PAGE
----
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Neanderthals


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#1 Moontanman

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Posted 15 December 2008 - 10:01 PM

I would like to use this thread as a place to discuss Neanderthals and their relationship to us. Questions like how close to us were they, are they part of us now and how human were they. Here are few links to get the discussion started.

Science News / Tools With Handles Even More Ancient

More Human-Neandertal Mixing Evidence Uncovered

The Emerging Fate Of The Neandertals

How Modern Were European Neanderthals?

Redating Of The Latest Neandertals In Europe

#2 questor

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Posted 18 December 2008 - 02:06 PM

If the Neandertals were a separate branch from Sapiens, when did the split occur and where did each group originate?

#3 Turtle

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Posted 18 December 2008 - 03:57 PM

If the Neandertals were a separate branch from Sapiens, when did the split occur and where did each group originate?


Honestly! Didn't even bother to read the links MoonTan posted did you!? :) Search your questions on Google or somer other engine perhaps? No!? Really? :) Get to your specifics and don't play coy. :rolleyes:

If the Neanderthals were a separate branch from Sapiens, when did the split occur and where did each group originate? - Google Search

How Modern Were European Neanderthals?

ScienceDaily (Aug. 28, 2006) — Neandertals were much more like modern humans than had been previously thought, according to a re-examination of finds from one of the most famous palaeolithic sites in Europe by Bristol University archaeologist, Professor Joao Zilhao, and his French colleagues.
...
Professor Zilhao said: "This discovery, along with research on the rock strata at other cave sites, has huge implications for how we view the European Neandertals and, more widely, human evolution. The differences between Neandertals and modern humans may be much less than had been previously thought, suggesting that human cognition and symbolic thinking may date back to before the two sub-species split around 400,000 years ago."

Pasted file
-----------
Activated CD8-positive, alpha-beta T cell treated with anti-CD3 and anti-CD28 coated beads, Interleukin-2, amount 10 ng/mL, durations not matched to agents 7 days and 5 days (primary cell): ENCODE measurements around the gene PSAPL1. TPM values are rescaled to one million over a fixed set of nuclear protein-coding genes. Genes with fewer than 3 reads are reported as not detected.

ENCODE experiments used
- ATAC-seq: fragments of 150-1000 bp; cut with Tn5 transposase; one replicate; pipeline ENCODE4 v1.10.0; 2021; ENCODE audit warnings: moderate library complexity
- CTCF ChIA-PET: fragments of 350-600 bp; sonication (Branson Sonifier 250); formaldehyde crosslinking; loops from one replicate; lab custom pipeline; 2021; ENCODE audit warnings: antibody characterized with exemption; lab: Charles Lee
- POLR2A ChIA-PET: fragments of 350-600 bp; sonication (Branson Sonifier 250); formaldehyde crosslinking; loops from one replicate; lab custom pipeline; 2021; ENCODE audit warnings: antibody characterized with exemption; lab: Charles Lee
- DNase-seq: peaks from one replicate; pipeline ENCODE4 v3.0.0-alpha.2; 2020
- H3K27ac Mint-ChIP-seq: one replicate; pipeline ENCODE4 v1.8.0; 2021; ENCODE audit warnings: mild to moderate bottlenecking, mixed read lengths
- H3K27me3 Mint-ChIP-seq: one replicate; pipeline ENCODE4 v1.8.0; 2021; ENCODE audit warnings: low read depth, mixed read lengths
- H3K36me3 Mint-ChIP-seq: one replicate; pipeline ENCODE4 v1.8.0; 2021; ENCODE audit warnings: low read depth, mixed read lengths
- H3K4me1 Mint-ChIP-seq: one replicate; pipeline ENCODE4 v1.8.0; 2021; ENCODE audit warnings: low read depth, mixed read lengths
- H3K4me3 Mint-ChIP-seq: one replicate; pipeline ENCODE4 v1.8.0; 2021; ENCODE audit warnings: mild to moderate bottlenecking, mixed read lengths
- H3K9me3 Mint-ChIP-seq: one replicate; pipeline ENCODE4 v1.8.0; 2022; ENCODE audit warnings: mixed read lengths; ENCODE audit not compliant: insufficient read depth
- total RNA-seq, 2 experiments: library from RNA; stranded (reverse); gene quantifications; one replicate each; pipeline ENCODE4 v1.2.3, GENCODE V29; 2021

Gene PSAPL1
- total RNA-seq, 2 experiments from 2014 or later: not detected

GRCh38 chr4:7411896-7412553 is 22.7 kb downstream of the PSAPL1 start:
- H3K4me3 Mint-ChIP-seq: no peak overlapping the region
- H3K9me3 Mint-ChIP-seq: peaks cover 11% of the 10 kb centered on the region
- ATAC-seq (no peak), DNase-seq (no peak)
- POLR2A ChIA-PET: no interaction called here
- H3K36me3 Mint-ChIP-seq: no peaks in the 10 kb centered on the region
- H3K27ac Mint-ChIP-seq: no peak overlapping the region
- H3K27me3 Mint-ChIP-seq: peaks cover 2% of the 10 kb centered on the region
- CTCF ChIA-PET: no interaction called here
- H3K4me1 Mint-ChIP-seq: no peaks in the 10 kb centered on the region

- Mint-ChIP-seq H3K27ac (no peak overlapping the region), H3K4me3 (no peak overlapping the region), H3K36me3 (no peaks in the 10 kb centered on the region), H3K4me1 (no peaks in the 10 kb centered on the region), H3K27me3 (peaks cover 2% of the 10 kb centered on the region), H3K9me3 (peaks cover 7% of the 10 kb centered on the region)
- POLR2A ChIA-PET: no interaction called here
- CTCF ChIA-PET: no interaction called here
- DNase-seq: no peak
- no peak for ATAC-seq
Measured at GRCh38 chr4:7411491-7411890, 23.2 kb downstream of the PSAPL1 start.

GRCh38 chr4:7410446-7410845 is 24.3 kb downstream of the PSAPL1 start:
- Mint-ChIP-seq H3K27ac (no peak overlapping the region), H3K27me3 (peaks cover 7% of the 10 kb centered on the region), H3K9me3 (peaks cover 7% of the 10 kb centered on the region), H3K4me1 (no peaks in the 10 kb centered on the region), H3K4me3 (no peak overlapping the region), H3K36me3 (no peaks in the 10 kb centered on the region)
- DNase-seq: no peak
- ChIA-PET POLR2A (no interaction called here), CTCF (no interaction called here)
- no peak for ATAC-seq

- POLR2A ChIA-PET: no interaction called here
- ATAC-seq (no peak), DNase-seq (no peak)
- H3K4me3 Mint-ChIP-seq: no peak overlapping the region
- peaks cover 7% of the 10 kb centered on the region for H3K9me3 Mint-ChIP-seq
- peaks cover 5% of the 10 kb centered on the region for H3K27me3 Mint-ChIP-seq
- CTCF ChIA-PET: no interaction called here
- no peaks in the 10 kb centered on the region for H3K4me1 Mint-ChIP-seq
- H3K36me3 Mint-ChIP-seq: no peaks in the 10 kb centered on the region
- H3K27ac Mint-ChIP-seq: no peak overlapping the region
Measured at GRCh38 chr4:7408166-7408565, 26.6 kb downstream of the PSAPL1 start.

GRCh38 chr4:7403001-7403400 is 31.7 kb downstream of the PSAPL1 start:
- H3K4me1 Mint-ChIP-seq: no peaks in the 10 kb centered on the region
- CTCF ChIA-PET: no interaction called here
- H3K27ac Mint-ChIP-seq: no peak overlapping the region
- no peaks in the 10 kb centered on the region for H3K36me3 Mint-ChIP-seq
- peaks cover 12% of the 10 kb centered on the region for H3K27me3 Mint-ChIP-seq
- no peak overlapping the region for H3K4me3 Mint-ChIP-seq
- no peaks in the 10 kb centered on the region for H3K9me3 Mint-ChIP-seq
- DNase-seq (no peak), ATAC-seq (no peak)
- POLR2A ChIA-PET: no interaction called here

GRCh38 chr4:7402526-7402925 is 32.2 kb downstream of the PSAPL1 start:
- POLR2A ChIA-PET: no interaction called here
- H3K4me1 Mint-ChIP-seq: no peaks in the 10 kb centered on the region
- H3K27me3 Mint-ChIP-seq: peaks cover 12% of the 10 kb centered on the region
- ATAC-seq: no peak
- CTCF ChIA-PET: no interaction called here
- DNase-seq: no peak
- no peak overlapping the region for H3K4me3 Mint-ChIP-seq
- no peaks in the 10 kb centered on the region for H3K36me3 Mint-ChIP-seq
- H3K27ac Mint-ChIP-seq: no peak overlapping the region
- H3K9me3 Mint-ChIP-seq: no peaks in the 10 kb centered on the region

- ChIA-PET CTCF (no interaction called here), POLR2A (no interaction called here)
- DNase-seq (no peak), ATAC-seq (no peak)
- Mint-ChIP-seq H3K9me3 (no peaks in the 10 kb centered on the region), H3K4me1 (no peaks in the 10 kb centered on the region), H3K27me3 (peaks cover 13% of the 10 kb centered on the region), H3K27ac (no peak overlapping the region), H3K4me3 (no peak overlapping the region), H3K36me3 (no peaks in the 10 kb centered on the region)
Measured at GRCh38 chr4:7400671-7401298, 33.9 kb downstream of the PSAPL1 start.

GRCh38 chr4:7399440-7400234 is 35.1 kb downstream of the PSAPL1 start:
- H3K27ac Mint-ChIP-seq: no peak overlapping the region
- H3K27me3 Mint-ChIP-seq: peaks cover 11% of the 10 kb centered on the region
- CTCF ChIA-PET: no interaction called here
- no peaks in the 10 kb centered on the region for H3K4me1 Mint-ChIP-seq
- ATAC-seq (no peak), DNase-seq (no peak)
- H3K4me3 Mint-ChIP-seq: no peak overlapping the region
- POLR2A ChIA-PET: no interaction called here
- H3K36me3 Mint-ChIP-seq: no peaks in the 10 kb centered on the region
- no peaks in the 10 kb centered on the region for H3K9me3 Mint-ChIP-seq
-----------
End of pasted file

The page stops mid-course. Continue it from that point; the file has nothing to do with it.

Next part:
#4 questor

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Posted 18 December 2008 - 05:46 PM

Maybe you didn't understand my question. If there was a common ancestor of the N's and the S's 400,000 years ago--which primate was it? If the N's were in Europe, where were the S's during that time and which excavations show that fact? It seems that Sapiens appeared suddenly around 70,000 years ago. Where was he until then?

#5 Moontanman

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Posted 18 December 2008 - 06:37 PM

Maybe you didn't understand my question. If there was a common ancestor of the N's and the S's 400,000 years ago--which primate was it? If the N's were in Europe, where were the S's during that time and which excavations show that fact? It seems that Sapiens appeared suddenly around 70,000 years ago. Where was he until then?


What you are asking is a little simplistic questor, first of all the ancestor was a hominid, a specialized type of primate. Homo habilis was close to being their common ancestor but Homo habilis didn't just suddenly diverge into the two species there were intermediate steps as well. Most modern sources put Homo sapiens back to around 150,000 years ago. Neanderthals would be a bit further at around 300,000 years ago. some say both groups didn't appear until about half that. The split that would eventually lead to the two species was further back than that. Neanderthals had more than one ancestor after the split and so did Sapiens. Homo heidelbergensis, and Homo rhodesiensis were before Neanderthals, this means it's incorrect to think of a common ancestor that gave rise directly to either hominid. I think i remember reading the two linages probably diverged around 600,000 years ago.